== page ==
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In the Garden: Spokane in Bloom garden tour

UPDATED: Tue., June 14, 2022

By Susan Mulvihill For The Spokesman-Review

Walking through other people’s gardens is one of the best ways to discover great design concepts and new plants. It’s always a good idea to accomplish this by going on a garden tour since you will be welcomed with open arms during your visit.

On Saturday, June 18, six lovely gardens will be showcased in the Spokane in Bloom Garden Tour. The Inland Empire Gardeners, our community’s largest garden club, will host this event from 10 a.m. to 5 p.m. All of the gardens are located on Spokane’s South side. There will be artists and vendors at each one. Musicians will be performing at many of the locations as well.

People on the tour should find plenty of ideas from the garden created by Joe Laynor, at 5815 E. 25th Ave. He and his wife, Pam, live on a 5-acre property that they share with their daughter, son-in-law and grandchildren.

“Our homes were built in 2015,” he said. “A landscaping company put in the big trees first, then the hardscaping. In 2018, I started working on the landscaping and that’s when I realized this was such a massive, blank slate! Since I’m retired now, I have plenty of time to work outside every day.”

Visitors will be greeted with bright flowers and colorful gazing balls at the front of the Laynors’ home. The peaceful surroundings mask the challenges of gardening in a forested location, however.

“After moving here from Georgia, I wanted to grow all of my favorite things,” he said. “I spent $1,000 on plants and the deer ate everything. When I go to nurseries, I now look for deer-resistant or at least deer-tolerant plants.”

In addition to the deer issues, he also has to deal with gophers, chipmunks and turkeys. Even so, the property is now a certified wildlife habitat, with feeders and plants for the birds as well as a natural spring that attracts wildlife.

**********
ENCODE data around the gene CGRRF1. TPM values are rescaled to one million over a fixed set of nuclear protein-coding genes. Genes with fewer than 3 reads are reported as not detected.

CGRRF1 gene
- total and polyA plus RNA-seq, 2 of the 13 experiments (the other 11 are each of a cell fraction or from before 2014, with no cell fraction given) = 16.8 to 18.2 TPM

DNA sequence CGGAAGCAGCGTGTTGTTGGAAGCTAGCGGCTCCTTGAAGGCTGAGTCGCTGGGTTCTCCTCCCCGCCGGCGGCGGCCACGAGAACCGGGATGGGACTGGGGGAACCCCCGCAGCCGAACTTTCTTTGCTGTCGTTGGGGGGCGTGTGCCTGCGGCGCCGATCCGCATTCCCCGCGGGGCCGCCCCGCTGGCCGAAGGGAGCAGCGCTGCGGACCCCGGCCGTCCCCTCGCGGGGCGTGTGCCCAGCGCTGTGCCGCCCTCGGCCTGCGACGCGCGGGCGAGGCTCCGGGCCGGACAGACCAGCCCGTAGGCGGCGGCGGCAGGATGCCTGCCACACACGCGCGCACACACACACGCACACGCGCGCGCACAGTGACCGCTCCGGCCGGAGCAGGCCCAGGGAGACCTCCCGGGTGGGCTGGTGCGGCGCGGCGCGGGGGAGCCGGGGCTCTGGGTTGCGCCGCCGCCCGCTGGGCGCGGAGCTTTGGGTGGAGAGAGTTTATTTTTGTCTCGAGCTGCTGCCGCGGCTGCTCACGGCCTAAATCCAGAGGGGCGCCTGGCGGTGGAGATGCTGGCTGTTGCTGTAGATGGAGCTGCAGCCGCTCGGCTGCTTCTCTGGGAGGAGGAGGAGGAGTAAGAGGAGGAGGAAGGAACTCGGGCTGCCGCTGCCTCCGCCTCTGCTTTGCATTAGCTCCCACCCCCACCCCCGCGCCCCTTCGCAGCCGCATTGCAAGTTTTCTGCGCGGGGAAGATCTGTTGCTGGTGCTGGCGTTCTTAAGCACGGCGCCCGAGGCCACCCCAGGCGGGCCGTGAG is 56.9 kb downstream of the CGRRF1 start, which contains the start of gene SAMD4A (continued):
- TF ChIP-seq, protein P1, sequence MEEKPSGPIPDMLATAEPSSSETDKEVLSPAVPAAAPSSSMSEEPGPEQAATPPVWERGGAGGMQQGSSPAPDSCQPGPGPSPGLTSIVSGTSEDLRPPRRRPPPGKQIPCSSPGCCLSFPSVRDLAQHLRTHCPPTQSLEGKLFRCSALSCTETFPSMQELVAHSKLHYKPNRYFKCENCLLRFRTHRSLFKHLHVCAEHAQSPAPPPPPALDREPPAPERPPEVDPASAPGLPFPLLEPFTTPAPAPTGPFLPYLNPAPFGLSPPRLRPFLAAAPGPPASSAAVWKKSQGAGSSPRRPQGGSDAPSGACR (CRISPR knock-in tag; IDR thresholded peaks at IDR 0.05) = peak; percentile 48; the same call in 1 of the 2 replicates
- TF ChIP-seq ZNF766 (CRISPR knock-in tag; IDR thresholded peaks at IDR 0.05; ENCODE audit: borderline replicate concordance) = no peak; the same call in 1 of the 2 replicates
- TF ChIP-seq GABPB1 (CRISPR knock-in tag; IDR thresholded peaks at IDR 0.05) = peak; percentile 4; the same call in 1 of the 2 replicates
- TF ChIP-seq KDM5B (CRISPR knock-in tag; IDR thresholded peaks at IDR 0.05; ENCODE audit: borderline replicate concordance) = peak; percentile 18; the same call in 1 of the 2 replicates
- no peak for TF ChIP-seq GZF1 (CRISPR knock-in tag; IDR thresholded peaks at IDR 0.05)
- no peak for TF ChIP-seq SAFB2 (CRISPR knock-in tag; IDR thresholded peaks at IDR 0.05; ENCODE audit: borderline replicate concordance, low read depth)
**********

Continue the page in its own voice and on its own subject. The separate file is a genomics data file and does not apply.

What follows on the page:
Laynor’s plant choices are very appealing.

“I initially wanted to go with a Japanese theme but I love the colors of flowers so much that I modified my plans,” he admitted. “My favorite color combination is chartreuse and purple because I’ve always enjoyed the contrast.”

He has accomplished this with deep burgundy barberries, purple smoke bush (Cotinus), golden cypress, Japanese forest grass (Hakonechloa) and chartreuse-leaved spireas. These shrubs are accompanied by rhododendrons, viburnums, daylilies, penstemons, salvias, catmint and coral bells (Heuchera).

The resulting blend clearly shows Laynor’s love for gardening.

“This is definitely a plant-lovers garden, a hodgepodge of different plants,” he said. “All of the work has been worth it because I can now see the beauty of what I first envisioned in my mind. I encouraged folks to just walk around and enjoy the serenity of the area.”

There will be two food trucks at this location to help visitors keep up their energy levels.

The following gardens are also on the tour:

Walt Woliver and Ashlee Cribb, 1122 E. 20th Ave. – This 1-acre garden, which has been nurtured for almost 110 years, features terraces, splashing water features, rose gardens and pleasant sitting areas to enjoy the surrounding landscape.

Dieter and Julie Lubbe, 1720 S. Rockwood Blvd. – Visitors will enjoy the masses of colorful flowers and a terraced backyard that includes an impressive collection of evergreens and a large waterfall.

Don and Diana Storey, 1724 S. Rockwood Blvd. – The homeowners’ travels have inspired their landscape design. One of the focal points is a replica of the Japanese bridge found in Butchart Gardens’ Japanese garden, which crosses one of two large water features.

Doris Monson, 4521 E. 56th Ave. – This landscape has been redesigned over the past dozen years and is filled with a pleasing variety of trees, shrubs and flowers that are deer resistant.

Paul and Ann Hawkins, 7525 S. Regal Road – A formal, French country garden that features boxwoods and hornbeam hedges will greet visitors here. A colorful contrast is provided with deer-resistant, long-blooming perennials and an iris border.

Proceeds from the Spokane in Bloom garden tour will benefit community service programs.

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